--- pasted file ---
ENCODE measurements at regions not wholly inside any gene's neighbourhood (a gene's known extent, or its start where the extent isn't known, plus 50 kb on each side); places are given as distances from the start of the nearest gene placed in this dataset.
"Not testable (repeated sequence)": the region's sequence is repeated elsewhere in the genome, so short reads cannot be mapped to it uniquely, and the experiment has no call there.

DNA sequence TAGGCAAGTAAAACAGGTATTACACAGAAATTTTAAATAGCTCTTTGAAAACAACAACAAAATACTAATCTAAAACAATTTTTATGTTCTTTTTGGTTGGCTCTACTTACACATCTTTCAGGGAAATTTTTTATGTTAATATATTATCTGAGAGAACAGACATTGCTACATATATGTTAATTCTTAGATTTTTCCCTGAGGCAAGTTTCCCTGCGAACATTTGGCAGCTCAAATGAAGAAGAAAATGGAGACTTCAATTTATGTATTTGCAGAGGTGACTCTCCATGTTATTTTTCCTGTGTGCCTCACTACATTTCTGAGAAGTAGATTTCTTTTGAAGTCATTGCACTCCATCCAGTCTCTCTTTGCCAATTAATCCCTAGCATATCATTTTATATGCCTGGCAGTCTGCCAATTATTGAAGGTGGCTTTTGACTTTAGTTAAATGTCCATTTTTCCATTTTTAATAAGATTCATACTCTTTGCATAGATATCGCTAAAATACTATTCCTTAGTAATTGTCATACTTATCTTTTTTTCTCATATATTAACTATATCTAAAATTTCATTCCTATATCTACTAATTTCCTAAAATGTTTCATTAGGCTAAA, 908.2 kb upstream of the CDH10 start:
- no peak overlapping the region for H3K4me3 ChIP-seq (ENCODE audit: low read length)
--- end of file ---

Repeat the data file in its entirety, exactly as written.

ENCODE measurements at regions not wholly inside any gene's neighbourhood (a gene's known extent, or its start where the extent isn't known, plus 50 kb on each side); places are given as distances from the start of the nearest gene placed in this dataset.
"Not testable (repeated sequence)": the region's sequence is repeated elsewhere in the genome, so short reads cannot be mapped to it uniquely, and the experiment has no call there.

DNA sequence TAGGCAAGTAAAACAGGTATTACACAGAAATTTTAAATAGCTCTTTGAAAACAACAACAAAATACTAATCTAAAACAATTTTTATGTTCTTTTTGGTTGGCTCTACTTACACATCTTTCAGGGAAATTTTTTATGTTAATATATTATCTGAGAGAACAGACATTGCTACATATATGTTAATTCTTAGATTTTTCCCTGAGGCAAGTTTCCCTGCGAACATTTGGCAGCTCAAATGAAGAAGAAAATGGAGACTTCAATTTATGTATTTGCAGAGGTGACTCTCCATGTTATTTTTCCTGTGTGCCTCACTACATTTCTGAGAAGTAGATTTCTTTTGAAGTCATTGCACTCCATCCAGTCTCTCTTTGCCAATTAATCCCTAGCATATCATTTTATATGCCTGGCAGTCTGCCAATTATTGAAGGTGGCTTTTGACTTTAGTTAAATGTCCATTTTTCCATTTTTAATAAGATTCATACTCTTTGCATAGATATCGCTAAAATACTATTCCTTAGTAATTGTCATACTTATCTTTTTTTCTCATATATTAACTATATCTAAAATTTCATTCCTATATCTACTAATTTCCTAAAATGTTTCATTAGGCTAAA, 908.2 kb upstream of the CDH10 start:
- no peak overlapping the region for H3K4me3 ChIP-seq (ENCODE audit: low read length)